How many times will you have repeated this when the last frost will have past :)
 
Yep. Good catch. It's cool that you can do this to protect your plants over winter. I'm aware that the practice is commonly used with micro-jet irrigation in Florida citrus, with grove temperatures being bolstered by the heat the water releases as it freezes. Pretty good write up here including strategies to be most effective -

Microsprinkler Irrigation for Cold Protection of Florida Citrus

Thanks CD. That's a very interesting read. It will give me a lot to learn and plan for possible implementation next winter. What I will do now is cobble up some properly open to air, waterproof enclosures for my sensors and start collecting more data. I just did quick and dirty plastic bags out there this year. Besides temp, the sensors log RH, DP and VPD. I feel pretty sure that can't be perfectly accurate unless they can actually taste the air.

It's a common in practice in parts of Europe as well to protect the blossoms of fruit trees with an ice cap if light frost is expected.

How many times will you have repeated this when the last frost will have past :)

I don't have any illusions about keeping things going as is for too much longer. It's already the longest outdoor growing season I've ever had. For now, we supposedly have a 10-day forecast of decently warm weather. Another week will easily give me another 50 pounds. Sooner or later there's always gonna be too much hard freeze that will shut it down no matter what I do.

Before that happens I'll move the fencing, hack the plants, do a little banking with tree trash and set up properly supported and anchored low covers for the duration. Maybe I can pull off getting the stumps through the winter with some irrigation when it's beastly cold. Uh huh, haha!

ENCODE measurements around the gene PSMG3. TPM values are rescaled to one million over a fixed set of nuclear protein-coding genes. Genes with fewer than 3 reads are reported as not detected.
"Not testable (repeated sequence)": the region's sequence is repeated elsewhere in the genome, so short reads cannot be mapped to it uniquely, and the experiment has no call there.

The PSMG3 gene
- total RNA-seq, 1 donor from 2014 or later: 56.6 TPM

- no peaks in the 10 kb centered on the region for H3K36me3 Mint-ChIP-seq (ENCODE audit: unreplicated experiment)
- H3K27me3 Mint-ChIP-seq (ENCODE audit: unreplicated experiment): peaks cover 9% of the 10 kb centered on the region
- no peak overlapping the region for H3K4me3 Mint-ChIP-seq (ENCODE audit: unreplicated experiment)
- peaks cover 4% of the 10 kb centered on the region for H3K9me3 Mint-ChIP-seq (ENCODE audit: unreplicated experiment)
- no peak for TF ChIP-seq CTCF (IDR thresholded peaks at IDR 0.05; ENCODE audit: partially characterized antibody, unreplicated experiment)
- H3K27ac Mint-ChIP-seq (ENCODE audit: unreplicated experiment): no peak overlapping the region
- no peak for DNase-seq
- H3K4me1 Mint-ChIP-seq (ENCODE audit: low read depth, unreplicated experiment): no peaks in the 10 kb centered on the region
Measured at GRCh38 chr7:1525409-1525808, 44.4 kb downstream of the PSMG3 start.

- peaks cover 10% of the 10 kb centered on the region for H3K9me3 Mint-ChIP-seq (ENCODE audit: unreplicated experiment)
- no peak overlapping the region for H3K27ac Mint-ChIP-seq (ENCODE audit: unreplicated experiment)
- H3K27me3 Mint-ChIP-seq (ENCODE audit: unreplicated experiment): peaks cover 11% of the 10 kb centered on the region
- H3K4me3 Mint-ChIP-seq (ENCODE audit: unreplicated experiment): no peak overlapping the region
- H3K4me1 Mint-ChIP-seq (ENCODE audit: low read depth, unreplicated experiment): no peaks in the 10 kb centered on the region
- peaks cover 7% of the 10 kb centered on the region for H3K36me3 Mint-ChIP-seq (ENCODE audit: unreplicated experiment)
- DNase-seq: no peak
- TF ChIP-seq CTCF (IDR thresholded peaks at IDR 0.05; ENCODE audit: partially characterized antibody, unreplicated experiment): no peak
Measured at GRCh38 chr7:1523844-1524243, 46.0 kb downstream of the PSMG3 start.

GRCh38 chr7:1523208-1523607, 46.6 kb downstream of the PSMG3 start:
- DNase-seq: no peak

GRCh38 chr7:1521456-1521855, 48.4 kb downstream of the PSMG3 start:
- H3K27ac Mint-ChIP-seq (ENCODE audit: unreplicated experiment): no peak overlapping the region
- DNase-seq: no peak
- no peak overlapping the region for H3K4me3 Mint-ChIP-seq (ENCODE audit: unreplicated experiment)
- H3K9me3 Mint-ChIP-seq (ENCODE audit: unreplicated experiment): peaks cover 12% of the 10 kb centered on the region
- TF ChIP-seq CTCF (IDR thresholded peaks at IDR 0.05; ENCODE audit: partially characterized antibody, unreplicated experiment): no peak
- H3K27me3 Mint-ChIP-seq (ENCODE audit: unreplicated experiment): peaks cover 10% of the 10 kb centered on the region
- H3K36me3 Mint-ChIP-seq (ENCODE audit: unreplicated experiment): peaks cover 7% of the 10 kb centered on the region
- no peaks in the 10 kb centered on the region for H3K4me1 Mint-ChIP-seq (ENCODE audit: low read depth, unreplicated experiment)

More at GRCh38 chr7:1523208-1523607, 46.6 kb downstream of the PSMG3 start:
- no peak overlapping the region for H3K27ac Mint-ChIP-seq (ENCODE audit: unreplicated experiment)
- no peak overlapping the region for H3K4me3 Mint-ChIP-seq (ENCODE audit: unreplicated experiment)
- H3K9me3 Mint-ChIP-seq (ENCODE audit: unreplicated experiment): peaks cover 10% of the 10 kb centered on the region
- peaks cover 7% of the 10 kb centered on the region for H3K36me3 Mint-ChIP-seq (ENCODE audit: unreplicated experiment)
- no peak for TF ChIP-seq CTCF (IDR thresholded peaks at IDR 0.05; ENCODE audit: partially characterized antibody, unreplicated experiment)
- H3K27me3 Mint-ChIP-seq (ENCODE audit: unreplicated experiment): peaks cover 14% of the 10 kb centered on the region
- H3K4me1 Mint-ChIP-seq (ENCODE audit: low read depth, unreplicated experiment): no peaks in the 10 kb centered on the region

It would be nice to have some rooted and growing plants ready to take off come spring. If not, no big deal. I'll be all set up to peel back the covers and plant the babies early.
 
I did hear something about the cold water protecting plants from dying when they're already frozen. It was some kind of a tip, when you catch frozen plant before the sun touches it, you pour the cold water on it and that way when the sun touches it, it slowly unfreeze and is saved from the damage. If you pour the warm water, it will be dead, if you don't pour any, it will probably die too.

I just remembered it now! But it doesn't protect plant from freezing, it protects expanded cells from coming to previous sizes too rapidly and destroying themselves while temperature rises. Water acts weirdly and it's beautiful!
 
I did hear something about the cold water protecting plants from dying when they're already frozen. It was some kind of a tip, when you catch frozen plant before the sun touches it, you pour the cold water on it and that way when the sun touches it, it slowly unfreeze and is saved from the damage. If you pour the warm water, it will be dead, if you don't pour any, it will probably die too.

I just remembered it now! But it doesn't protect plant from freezing, it protects expanded cells from coming to previous sizes too rapidly and destroying themselves while temperature rises. Water acts weirdly and it's beautiful!